Experiment fails to stand test of time

A triangular tournament held in England 100 years ago does not augur well for the ICC Championship

Test cricket is dying a slow death. The full, happy houses in England, as witnessed again this summer, are merely laughing in the face of disaster. Everyone connected with the game knows this and have solemnly pledged to do something about it.

Pledging and doing are different things, of course, and the favoured course of action, the World Test Championship, has been postponed by the International Cricket Council until 2017. Then, it has been pledged, solemnly, it will definitely take place. Time will tell.

It may not, in any case, provide the succour that is so fervently desired. One hundred years ago today the first and so far only Triangular Test Tournament began in England. Australia played South Africa at Old Trafford. It had been five years in the making but here it was, at last, featuring the only teams that played Test cricket at the time, England, Australia and South Africa.

The tournament was the brainchild of a South African millionaire called Abe Bailey, a pioneering property magnate who was a henchman of the great Empire builder Cecil Rhodes. Bailey was cricket daft and had the money to do something about it, a forerunner of men such as Kerry Packer and Allen Stanford.

He first proposed the idea on a trip to England in 1907, stating: "Inter-rivalry within the Empire cannot fail to draw together in closer friendly interest all those many thousands of our kinsmen who regard cricket as our national sport, while secondly it would probably give a direct stimulus to amateurism."

It was immediately embraced by MCC, who were then lords of all they surveyed, and 1909 was the first year designated for it. But the administrators could not agree and by the time 1912 was alighted on, world cricket was in conflict.

The story of what transpired has been painstakingly assembled in Before the Lights Went Out by Patrick Ferriday. Somewhat inappositely, it was published last year but the lessons to be gleaned are timeless.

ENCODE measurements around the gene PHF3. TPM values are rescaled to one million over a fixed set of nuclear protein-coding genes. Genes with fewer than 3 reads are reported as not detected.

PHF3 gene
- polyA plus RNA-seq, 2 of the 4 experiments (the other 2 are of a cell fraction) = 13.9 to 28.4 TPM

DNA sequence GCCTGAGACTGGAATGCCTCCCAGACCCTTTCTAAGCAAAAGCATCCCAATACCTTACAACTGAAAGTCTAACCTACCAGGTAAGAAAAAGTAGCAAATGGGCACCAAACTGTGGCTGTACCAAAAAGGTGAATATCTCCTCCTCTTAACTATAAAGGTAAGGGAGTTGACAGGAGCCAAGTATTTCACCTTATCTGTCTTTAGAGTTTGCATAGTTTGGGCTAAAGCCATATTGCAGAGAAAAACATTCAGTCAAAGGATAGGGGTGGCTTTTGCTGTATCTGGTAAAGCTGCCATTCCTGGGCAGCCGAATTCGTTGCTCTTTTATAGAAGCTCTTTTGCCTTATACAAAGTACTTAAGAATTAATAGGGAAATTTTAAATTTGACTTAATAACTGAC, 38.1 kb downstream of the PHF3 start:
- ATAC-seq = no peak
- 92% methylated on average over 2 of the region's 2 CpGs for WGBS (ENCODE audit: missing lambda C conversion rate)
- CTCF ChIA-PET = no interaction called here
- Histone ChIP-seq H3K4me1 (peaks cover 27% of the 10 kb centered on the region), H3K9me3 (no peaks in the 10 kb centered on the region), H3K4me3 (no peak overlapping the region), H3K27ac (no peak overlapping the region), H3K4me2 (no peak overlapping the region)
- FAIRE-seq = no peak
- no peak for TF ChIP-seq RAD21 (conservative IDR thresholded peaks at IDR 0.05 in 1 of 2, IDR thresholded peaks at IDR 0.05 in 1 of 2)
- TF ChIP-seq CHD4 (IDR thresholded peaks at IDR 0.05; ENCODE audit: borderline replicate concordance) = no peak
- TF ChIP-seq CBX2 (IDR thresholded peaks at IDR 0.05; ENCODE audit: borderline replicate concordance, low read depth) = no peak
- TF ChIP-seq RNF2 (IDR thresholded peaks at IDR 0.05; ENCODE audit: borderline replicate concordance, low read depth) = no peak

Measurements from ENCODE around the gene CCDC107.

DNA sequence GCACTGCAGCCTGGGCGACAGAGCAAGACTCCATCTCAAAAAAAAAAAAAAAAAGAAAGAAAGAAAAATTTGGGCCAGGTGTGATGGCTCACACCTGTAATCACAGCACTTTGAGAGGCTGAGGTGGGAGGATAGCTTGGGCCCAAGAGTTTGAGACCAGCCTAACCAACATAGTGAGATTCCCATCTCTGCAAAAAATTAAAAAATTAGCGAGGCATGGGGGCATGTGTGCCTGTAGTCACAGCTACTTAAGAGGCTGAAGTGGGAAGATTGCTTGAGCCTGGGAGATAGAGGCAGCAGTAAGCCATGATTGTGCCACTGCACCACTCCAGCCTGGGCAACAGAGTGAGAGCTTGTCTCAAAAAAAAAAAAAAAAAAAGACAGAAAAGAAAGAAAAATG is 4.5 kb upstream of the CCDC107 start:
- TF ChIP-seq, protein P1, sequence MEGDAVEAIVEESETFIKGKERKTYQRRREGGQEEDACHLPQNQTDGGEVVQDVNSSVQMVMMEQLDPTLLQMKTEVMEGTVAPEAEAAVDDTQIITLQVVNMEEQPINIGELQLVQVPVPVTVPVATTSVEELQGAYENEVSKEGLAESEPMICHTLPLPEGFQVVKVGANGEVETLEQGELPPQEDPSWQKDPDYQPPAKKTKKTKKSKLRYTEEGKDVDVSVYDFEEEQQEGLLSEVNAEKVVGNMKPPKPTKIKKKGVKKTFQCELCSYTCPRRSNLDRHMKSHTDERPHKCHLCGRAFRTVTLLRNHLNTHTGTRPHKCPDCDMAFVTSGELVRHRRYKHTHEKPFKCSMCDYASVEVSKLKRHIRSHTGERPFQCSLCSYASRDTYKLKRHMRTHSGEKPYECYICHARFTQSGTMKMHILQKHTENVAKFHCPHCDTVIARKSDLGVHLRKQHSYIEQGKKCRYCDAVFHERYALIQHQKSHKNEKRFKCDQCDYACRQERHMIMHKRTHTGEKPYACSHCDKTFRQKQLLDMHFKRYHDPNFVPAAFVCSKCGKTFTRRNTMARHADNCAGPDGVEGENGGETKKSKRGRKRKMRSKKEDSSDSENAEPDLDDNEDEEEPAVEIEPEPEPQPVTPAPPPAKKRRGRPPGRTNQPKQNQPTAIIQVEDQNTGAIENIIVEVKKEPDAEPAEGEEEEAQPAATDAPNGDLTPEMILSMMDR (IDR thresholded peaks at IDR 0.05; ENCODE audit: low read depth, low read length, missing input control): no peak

Nowhere was the turbulence in cricket at the start of 1912 more apparent than in Australia, where the board were involved in a power struggle with the players. It was to result in six of their leading cricketers not playing in the tournament.

The dispute was not helped by Australia being given the runaround by England in the 1911-12 series. With the conflict at its height the captain, Clem Hill, and his fellow selector Peter McAlister came to blows. "You've been looking for a bloody punch in the jaw all night," said the mild-mannered Hill, "and I'll give you one." There ensued a brawl lasting 20 minutes, after which they tended their injuries and sat down to pick a team. But there was no rapprochement and Australia sent a weakened side.

In South Africa there were also problems about availability. Abe Bailey might have resolved them with the flourish of a chequebook but as is the wont of rich men sometimes he kept it in his back pocket. It meant a South African team already past its brief peak sailed without its blue riband bowler, Ernie Vogler, a leg-break and googly merchant, and its preferred captain, Percy Sherwell, who claimed business commitments.

English cricket was run on autocratic lines then and CB Fry, without much recent form, was appointed as captain for the series because Lord Harris said he should be. Fry and the selectors met once before the series and not again for the whole summer.

Despite such a gestation period there were a few oversights in the organisation, not least how the winner should be arrived at. When at last it began on 27 May, it was to be blighted by bad weather throughout. South Africa turned out to be woeful.

The first Test on Whit Monday had a first-day attendance of 8,609, fewer than would have attended a county match. Yet the second day contained a unique feat. The Australia leg-spinner Jimmy Matthews took two hat-tricks 90 minutes apart, one in each of South Africa's innings.

But the competition failed to engage the public; South Africa managed only one draw in a rain-ravaged match and five defeats; England at least won the ninth and final Test against Australia when Fry was booed by the crowds at The Oval.